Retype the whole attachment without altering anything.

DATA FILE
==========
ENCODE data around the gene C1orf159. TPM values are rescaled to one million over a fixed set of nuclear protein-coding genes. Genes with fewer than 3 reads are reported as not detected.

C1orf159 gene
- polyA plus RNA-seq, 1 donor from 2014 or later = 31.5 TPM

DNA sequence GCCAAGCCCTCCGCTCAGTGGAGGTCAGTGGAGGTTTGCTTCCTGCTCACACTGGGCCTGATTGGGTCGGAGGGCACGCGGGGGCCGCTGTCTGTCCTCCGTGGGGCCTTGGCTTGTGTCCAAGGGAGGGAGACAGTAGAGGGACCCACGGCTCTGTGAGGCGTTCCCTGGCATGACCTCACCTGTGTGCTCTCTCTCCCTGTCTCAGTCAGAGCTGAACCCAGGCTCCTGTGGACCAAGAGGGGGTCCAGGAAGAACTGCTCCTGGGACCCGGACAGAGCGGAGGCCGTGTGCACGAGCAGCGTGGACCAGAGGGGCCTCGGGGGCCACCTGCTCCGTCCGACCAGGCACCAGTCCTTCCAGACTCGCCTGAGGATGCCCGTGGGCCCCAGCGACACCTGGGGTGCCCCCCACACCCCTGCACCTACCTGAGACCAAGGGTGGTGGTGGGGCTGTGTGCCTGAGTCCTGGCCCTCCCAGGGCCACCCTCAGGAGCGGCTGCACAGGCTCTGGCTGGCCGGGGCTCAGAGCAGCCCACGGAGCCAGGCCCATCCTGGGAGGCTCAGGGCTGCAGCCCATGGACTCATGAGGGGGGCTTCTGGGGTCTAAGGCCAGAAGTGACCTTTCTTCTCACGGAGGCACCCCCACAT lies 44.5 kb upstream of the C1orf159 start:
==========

ENCODE data around the gene C1orf159. TPM values are rescaled to one million over a fixed set of nuclear protein-coding genes. Genes with fewer than 3 reads are reported as not detected.

C1orf159 gene
- polyA plus RNA-seq, 1 donor from 2014 or later = 31.5 TPM

DNA sequence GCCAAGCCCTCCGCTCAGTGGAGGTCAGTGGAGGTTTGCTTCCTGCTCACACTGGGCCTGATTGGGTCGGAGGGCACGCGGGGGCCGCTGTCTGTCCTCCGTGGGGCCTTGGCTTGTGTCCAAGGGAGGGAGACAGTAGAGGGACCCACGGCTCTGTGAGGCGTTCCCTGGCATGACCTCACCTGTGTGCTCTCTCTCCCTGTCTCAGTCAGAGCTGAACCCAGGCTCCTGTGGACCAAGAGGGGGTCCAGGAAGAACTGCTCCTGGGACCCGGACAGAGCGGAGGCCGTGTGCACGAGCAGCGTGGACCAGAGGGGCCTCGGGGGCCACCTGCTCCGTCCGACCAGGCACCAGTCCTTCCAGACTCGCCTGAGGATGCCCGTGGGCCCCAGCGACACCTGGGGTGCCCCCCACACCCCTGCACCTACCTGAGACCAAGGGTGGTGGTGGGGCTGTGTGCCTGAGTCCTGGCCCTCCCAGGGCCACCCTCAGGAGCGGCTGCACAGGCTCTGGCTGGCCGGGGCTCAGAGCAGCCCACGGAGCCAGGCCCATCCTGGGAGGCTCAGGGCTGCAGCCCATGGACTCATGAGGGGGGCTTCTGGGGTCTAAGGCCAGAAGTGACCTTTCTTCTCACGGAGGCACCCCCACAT lies 44.5 kb upstream of the C1orf159 start: